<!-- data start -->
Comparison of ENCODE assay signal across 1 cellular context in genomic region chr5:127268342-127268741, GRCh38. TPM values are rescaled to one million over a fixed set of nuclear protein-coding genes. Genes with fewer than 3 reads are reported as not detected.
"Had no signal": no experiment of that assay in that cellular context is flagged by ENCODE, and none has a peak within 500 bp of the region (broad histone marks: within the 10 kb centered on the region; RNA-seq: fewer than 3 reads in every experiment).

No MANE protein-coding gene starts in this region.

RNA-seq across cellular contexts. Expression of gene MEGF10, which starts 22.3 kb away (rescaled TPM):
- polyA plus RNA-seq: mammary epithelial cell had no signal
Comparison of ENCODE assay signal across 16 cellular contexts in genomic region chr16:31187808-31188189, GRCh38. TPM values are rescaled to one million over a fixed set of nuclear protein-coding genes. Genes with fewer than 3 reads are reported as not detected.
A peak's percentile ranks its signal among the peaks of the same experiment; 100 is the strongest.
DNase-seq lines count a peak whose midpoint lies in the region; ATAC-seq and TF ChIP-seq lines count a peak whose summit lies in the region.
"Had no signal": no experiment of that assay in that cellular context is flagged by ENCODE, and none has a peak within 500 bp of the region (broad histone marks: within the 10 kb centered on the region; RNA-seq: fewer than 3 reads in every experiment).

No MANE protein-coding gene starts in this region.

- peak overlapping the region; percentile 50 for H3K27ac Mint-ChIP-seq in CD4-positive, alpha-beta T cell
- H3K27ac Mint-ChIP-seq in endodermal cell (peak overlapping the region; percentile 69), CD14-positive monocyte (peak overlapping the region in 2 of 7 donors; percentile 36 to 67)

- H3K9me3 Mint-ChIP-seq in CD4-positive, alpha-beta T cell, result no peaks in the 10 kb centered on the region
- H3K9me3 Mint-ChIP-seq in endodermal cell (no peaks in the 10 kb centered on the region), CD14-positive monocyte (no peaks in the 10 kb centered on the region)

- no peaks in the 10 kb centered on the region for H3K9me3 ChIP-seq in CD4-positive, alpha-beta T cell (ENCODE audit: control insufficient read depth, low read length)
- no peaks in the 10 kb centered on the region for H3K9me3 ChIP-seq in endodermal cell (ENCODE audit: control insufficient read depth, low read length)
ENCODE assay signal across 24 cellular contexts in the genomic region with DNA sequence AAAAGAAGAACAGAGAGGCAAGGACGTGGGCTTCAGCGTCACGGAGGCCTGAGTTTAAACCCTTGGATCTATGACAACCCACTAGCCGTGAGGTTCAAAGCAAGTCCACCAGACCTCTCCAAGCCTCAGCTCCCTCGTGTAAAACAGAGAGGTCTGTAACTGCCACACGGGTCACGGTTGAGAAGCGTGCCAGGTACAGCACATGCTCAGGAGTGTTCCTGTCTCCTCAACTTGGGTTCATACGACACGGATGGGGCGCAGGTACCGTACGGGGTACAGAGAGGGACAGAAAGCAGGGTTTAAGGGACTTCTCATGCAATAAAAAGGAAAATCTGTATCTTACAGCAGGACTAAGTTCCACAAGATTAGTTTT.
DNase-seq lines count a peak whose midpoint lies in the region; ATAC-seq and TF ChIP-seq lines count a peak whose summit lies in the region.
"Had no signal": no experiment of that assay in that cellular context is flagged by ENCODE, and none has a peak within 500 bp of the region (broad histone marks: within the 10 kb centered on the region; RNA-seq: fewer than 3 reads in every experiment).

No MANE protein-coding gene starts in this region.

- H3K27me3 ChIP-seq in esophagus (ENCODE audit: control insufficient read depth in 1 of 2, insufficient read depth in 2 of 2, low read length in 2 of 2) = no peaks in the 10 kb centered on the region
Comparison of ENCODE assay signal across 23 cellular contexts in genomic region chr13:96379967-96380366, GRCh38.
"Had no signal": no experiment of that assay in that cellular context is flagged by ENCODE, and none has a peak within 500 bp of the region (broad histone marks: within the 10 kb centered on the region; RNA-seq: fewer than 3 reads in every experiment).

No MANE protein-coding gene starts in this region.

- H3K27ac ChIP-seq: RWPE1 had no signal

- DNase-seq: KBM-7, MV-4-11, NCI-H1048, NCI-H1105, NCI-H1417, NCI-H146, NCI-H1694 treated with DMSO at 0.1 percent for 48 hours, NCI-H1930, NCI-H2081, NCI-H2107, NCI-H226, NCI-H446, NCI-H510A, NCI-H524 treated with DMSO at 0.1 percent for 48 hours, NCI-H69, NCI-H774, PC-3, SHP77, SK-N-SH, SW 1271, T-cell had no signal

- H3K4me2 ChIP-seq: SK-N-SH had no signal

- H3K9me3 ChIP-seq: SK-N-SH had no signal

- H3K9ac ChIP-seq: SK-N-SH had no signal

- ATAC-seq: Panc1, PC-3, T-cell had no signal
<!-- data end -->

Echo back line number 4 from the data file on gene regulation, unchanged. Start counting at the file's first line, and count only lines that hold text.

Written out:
RNA-seq across cellular contexts. Expression of gene MEGF10, which starts 22.3 kb away (rescaled TPM):